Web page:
The Fox Business Network's Elizabeth MacDonald and David Asman advanced Republican arguments, including those made by two senators appearing on the network, against the economic stimulus bill by promoting or agreeing with the false claim that the bill includes billions of dollars in funds for groups like ACORN. In fact, the bill does not mention ACORN or otherwise single it out for funding. Additionally, the bill requires that the $4.19 billion it allocates for “neighborhood stabilization activities” be distributed through competitive processes.
In at least two instances on January 29, media figures on the Fox Business Network advanced Republican arguments against the economic stimulus bill by promoting or agreeing with the false claim, offered by two Republican senators appearing on the network, that the bill includes billions of dollars in funds for groups like the Association of Community Organizations for Reform Now (ACORN). During the noon E.T. hour of Fox Business, stocks editor Elizabeth MacDonald said to Sen. John Barrasso (R-WY): "[I]t's like hog heaven with this pork bill. I mean, it's not a stimulus bill, it's a spending bill ... The 50 million for the NEA [National Endowment for the Arts]; 335 million for the, you know, sexually transmitted diseases; 4.1 billion for activist groups like ACORN." Barrasso replied, in part: “I have great concerns, as you just talked about it, those other, you know, projects -- this is -- these -- this is 40 years of pent-up projects that people have wanted to spend money on.” Similarly, on America's Nightly Scoreboard, Sen. Orrin Hatch (R-UT) claimed of Democrats and the stimulus bill: “They've used this -- they are using this to just pay off all of their special interests. They're going to put billions of dollars into groups like ACORN.” Rather than challenge Hatch's claim, host David Asman responded: “Clearly, there's a lot of payoff.”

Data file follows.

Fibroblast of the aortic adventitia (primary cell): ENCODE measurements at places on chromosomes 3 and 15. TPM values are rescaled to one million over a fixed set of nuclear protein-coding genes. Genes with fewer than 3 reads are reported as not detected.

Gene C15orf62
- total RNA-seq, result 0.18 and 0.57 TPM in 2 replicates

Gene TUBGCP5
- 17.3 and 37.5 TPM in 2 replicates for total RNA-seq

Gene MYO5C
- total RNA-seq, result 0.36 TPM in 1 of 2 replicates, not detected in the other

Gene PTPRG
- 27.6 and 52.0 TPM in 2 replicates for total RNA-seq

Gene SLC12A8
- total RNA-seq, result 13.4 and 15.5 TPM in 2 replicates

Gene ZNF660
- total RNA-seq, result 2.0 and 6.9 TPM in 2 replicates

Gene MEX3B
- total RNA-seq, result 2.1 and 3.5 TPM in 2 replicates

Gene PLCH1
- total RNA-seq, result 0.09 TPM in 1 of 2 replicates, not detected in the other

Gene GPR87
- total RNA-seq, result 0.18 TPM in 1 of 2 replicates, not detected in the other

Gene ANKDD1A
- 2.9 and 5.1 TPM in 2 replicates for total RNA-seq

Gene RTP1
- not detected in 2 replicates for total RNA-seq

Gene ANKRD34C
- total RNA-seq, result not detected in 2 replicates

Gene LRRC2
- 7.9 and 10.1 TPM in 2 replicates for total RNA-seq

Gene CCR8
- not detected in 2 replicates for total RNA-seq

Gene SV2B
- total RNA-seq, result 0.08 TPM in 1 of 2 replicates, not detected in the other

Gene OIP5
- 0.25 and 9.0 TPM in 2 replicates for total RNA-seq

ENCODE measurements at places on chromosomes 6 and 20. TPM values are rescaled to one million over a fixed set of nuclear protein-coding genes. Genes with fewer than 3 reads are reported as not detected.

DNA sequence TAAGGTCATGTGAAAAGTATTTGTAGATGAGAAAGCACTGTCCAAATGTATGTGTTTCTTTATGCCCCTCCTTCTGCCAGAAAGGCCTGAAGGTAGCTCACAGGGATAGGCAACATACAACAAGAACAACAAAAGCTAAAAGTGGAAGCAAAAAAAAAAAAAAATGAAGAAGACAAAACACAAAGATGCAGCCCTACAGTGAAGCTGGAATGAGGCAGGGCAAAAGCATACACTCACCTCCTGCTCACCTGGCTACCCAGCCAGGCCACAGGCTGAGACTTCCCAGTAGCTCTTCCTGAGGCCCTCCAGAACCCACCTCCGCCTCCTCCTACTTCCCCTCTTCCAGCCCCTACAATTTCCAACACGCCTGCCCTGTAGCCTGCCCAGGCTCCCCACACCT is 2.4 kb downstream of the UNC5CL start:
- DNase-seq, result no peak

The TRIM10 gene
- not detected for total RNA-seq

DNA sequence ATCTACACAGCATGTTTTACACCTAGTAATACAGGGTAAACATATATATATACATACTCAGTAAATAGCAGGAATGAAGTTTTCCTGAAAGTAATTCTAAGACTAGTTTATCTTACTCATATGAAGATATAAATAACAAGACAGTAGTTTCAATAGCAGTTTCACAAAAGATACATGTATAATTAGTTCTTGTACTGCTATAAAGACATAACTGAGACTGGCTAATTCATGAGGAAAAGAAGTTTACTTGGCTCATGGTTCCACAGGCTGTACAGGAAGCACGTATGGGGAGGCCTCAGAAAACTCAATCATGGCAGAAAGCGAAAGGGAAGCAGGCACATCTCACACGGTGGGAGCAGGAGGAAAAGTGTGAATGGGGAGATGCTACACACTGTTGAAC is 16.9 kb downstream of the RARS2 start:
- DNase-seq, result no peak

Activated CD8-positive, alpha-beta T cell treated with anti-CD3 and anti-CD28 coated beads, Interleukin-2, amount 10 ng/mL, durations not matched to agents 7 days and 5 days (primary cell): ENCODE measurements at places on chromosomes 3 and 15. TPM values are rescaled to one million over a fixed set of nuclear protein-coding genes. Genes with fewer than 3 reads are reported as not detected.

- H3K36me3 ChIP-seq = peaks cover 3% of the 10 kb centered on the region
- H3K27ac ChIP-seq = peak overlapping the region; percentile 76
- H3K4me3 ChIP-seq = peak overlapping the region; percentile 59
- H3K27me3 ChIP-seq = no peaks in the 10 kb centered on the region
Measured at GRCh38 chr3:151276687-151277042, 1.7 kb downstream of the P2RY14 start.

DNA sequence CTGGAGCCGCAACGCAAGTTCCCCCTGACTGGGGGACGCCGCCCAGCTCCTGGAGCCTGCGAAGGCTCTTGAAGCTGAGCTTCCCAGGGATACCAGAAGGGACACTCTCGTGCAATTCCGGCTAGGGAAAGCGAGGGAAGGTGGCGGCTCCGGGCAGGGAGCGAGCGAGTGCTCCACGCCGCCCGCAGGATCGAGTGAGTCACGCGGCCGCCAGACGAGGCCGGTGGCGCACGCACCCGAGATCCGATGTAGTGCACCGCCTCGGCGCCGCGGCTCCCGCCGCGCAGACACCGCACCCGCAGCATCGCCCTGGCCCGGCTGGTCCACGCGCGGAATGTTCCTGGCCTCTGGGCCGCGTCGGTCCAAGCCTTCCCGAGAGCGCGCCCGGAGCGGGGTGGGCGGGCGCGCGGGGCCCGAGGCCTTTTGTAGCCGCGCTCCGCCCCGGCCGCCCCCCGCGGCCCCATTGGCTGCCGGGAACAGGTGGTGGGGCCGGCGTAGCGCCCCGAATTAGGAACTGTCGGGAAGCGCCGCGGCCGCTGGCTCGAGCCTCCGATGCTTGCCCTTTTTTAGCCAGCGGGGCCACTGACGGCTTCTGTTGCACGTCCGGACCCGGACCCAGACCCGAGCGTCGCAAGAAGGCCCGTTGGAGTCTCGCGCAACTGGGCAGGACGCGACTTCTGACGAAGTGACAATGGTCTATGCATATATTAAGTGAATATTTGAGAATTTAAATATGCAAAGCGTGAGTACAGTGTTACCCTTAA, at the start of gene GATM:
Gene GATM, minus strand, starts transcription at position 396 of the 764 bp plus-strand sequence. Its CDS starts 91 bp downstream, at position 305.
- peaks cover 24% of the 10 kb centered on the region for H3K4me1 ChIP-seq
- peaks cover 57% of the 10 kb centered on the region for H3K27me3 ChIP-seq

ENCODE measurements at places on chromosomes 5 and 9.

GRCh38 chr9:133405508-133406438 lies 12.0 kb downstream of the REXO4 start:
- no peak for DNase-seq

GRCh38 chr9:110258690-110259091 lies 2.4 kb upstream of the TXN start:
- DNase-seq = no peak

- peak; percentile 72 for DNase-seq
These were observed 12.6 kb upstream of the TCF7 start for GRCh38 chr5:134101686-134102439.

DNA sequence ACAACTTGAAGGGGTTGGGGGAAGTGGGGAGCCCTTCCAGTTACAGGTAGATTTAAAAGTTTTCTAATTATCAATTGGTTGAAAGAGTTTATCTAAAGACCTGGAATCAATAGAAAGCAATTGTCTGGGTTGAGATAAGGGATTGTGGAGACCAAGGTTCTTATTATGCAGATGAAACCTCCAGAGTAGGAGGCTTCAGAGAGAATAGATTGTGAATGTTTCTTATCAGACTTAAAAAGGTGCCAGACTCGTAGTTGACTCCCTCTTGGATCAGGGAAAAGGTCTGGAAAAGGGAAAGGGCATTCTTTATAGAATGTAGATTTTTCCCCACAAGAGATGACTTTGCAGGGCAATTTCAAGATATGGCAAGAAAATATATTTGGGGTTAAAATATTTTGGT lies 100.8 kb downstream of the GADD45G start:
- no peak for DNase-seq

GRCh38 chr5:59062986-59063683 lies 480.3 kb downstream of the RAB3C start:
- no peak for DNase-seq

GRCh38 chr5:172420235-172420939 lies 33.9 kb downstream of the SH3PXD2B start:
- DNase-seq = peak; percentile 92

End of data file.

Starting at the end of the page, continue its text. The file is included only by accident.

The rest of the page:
As Media Matters for America has documented, the stimulus bill does not mention ACORN or otherwise single it out for funding and requires that the $4.19 billion it allocates for “neighborhood stabilization activities” be distributed through competitive processes. The relevant provision would require that “not less than $3,440,000,000 shall be allocated by a competition” to “States, units of general local government, and nonprofit entities or consortia of nonprofit entities,” and that “up to $750,000,000 shall be awarded by competition to nonprofit entities or consortia of nonprofit entities to provide community stabilization assistance.” Moreover, ACORN CEO Bertha Lewis wrote on The Huffington Post:
[L]et's be clear. ACORN isn't getting any of this money. Since it is set aside for non-profit housing developers to help purchase, rehab, and resell foreclosed properties, we aren't eligible for it in the first place.
She also said of the “ridiculous” claim that the bill gives ACORN $4 billion: "[T]his $4 billion is pretty much like the last billion we read about in GOP press releases: a complete fabrication of overheated partisan fever dreams."
Media Matters has previously documented Fox News' Steve Doocy and conservative radio host Rush Limbaugh making the false claim that ACORN would receive billions of dollars from the stimulus bill, and also noted that news reports by The Hill and the San Francisco Chronicle repeated the falsehood. The claim echoed material and statements from the office of House Minority Leader John Boehner (R-OH) and the National Republican Congressional Committee.